First, the microservices approach creates newfound agility for the different teams involved in the path to production by enabling them to deliver services to the entire organization. One security team, for example, might provide both code and image scanning as a service. Meanwhile, an operations team might run deployment tools tuned to the needs of different application categories—say, architectures or compliance regimes. These different services can then be coordinated through a supply chain choreographer, like the open source project Cartographer or the commercial Supply Chain Choreographer of the VMware Tanzu Application Platform. Learn more about supply chain choreography in this recent RedMonk interview.
Services can be updated by each team as required without the need for refactoring of any of the consuming supply chains. Multiple tools can be offered to development and operations teams, allowing them to select the best ones for a specific workload type. Supply chains become composable in the same way that the text-processing tools in Linux can be chained together using piping.
This is an example of a supply chain that combines many of the elements discussed so far. Note that the build process uses an existing Jenkins CI process, there are supply chain options for image scans with different required thresholds, and while the platform operations team manages the overall supply chain flow, developers are given control of the code-image process and SecOps owns final code and image scanning.
In fact, even those application categories can have baseline supply chains that can be customized as needed for each application. The same services are used, but perhaps an additional test is run or a different approval process is triggered for a specific application.
To support this separation of concerns, VMware includes a convention service in Tanzu Application Platform. A convention is essentially an annotation of configuration that can be applied to any application as it passes through the supply chain. Thus, if all PCI-compliant applications require certain ingress rules for networking, the security team can create a convention that gets applied in any supply chain for PCI applications. The convention is independently managed from the supply chains themselves, and can thus be version controlled and deployed independently, as well.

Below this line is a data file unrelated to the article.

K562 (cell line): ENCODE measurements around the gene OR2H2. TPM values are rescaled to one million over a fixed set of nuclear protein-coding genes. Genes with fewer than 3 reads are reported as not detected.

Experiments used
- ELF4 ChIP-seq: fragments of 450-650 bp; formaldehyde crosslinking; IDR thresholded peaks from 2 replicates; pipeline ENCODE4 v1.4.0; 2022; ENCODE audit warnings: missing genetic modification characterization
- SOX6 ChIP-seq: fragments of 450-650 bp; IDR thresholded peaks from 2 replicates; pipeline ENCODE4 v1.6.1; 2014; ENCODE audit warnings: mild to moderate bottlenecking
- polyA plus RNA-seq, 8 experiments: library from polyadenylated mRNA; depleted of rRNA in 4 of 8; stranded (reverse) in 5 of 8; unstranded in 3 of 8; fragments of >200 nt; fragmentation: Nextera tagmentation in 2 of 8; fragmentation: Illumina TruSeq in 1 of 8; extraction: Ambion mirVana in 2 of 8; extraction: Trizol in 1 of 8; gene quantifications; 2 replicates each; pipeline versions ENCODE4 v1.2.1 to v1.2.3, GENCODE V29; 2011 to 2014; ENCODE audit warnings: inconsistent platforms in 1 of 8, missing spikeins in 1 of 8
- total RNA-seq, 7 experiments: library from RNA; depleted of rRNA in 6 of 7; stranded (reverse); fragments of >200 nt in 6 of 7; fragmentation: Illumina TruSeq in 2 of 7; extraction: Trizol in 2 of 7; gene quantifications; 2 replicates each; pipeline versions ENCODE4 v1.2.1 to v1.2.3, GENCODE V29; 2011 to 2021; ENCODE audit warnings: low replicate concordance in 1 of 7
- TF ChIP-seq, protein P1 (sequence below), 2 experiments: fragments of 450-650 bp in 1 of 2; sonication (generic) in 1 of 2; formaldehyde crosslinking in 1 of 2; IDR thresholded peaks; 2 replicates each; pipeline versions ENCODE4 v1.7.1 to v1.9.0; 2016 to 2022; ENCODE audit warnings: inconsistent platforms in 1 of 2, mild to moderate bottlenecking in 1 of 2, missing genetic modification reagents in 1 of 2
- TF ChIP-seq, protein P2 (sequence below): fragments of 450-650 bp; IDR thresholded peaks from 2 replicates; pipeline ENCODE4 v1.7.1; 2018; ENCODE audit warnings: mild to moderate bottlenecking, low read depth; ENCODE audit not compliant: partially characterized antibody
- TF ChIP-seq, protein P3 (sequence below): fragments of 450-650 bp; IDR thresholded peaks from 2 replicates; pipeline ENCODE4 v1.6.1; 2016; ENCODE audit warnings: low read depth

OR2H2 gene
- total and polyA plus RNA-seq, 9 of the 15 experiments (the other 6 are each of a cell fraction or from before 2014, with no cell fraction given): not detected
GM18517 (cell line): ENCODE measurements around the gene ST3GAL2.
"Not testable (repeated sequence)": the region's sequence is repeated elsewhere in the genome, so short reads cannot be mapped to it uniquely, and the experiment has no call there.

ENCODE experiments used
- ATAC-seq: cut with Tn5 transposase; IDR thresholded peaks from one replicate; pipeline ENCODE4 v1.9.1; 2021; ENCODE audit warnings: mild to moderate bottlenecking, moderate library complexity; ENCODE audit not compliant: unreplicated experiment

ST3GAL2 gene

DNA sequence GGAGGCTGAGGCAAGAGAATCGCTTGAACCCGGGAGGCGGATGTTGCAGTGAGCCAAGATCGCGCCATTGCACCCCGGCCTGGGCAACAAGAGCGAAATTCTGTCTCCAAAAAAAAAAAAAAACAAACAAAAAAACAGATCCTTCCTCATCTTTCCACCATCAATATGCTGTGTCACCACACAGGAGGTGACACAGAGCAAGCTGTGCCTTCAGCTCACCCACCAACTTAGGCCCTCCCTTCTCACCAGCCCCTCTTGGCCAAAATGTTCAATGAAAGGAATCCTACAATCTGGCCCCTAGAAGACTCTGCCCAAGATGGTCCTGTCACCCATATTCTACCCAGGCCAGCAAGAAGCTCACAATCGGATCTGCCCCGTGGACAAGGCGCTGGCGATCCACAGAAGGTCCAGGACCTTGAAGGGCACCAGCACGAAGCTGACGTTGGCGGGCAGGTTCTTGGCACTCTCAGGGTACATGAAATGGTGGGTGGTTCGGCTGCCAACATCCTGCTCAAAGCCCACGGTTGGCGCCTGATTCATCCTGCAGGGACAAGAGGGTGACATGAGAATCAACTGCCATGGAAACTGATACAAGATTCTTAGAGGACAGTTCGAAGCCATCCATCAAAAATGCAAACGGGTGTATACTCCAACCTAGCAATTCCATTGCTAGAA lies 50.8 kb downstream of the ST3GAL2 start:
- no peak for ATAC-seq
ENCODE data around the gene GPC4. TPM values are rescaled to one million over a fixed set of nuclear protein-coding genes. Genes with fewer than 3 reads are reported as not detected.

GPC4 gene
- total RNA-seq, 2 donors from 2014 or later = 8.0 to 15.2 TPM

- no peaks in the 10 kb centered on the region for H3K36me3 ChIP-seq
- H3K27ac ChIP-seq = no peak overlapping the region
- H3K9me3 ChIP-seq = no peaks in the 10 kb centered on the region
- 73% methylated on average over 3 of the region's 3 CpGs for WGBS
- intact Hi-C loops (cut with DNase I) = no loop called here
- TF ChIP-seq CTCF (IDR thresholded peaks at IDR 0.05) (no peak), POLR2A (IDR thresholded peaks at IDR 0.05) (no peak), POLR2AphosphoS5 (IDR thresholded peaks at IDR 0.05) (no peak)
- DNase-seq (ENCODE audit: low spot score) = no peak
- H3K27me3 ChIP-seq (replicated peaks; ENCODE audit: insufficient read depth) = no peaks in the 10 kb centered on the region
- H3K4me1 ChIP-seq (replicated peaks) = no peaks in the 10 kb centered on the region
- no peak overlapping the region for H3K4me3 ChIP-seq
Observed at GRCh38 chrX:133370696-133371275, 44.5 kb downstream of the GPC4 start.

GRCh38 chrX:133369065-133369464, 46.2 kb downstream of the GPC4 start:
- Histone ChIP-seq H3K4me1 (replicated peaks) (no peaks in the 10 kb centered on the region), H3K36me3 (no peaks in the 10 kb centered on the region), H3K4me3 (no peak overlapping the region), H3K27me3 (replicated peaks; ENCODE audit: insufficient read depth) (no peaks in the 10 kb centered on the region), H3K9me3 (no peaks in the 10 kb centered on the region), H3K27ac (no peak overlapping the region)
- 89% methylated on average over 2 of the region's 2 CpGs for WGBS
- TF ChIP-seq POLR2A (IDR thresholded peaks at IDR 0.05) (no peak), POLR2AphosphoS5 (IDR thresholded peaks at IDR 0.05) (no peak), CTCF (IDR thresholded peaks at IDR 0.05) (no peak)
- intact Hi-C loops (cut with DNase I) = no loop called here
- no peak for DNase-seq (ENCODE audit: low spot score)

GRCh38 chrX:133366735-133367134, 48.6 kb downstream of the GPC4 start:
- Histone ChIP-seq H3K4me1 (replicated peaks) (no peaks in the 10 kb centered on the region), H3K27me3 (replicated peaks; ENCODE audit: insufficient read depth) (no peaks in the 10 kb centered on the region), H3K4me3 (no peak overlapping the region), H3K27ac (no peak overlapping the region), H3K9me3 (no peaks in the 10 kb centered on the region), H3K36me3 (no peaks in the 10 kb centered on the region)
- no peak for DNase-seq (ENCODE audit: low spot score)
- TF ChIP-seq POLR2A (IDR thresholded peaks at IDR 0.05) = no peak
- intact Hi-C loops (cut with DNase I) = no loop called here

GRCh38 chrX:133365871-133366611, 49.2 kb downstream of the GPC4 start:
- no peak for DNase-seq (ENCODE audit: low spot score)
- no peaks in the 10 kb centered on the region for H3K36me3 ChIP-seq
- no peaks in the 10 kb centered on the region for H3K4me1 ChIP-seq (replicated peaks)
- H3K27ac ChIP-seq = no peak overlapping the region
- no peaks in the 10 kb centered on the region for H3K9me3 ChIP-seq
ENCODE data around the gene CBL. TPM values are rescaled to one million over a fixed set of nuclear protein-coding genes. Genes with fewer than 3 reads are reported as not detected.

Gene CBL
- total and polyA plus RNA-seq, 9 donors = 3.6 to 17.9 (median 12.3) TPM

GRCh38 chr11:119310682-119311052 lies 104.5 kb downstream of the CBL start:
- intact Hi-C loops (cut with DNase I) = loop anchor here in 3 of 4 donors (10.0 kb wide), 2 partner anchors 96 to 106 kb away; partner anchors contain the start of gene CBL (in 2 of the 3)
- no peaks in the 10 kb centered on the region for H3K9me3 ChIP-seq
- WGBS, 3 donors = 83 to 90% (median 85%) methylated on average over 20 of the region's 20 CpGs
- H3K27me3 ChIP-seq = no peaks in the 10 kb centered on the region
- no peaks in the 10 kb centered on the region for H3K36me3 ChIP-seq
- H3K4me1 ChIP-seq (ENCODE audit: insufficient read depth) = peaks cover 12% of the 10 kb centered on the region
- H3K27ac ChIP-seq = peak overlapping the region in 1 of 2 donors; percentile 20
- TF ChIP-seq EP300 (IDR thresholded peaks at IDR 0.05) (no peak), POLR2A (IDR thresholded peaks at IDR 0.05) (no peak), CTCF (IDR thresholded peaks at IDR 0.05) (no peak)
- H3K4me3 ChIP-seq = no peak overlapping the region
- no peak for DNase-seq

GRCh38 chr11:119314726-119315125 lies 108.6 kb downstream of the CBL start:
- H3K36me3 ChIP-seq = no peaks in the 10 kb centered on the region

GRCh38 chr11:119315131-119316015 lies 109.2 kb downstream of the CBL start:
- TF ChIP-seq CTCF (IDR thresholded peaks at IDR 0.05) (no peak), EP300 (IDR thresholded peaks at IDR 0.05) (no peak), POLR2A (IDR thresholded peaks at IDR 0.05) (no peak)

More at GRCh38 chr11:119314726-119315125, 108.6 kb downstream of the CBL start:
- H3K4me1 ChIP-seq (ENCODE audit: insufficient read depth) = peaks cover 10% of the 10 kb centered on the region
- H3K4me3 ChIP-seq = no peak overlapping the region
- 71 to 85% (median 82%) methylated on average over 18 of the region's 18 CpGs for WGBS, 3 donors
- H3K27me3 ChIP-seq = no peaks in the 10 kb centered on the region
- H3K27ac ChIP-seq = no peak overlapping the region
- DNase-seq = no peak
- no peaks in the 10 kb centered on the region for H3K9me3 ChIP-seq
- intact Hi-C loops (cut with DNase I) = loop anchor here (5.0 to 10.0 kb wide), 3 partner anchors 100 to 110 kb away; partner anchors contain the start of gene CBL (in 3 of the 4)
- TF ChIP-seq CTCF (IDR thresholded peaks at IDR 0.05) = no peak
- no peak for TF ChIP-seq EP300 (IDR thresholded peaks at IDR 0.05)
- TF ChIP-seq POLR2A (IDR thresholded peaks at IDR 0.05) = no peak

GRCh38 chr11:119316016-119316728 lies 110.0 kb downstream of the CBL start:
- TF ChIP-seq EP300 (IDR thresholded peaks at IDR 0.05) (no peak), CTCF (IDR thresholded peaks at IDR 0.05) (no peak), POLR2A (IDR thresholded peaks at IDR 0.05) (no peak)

Interestingly, you do not need to replace your existing CI or CD tools to enjoy these benefits. You can turn your existing processes into services that can be included in a supply chain. Autoreconciliation is applied to your CI output before the remainder of the supply chain is executed, giving you automated verification of the correctness of that output. Your existing CD automation can be triggered when the appropriate supply chain conditions are met, ensuring only validated applications are deployed to production. Most customers will start by integrating their existing tools, then slowly evolve different elements of the path to production to take advantage of the relative strengths of CI compared with those of supply chain management.
All of this combines to create an environment that enables sophisticated development practices across large numbers of applications without the need to negotiate each step for each application. It just scales better.
Supply chains for better organizational structures
You can see how composable software supply chains will also help you create better organizational structures for fast, agile software delivery. There is so much flexibility in this model that you can organize teams in a variety of ways.
If your dev teams want to own their build processes, you can focus platform teams on providing the tools to let them do so, but wrap them in automated security, operations, and integration tasks that take much of the toil off of developers’ plates. Alternatively, if they want to simply push code and have everything “just happen” from there, you can build release management teams that focus on creating just that experience. If your operators want more flexibility in setting and changing resource consumption standards, you can give them the tools to do so without changing anything about the developer experience.
The heart of the supply chain choreography approach is simply to leverage the same architectural principles that we’ve adopted for building complex application systems: microservices and a common infrastructure abstraction. This composable environment in turn gives you tremendous flexibility in how you organize and optimize your software supply chains and the stakeholders involved, while maintaining strong platform-as-a-product practices.
Your organization likely has challenges with adapting to change without breaking key guardrails and feedback loops. A good software supply chain is one way to address that problem, and to build a software practice that can move quickly and create innovative customer experiences.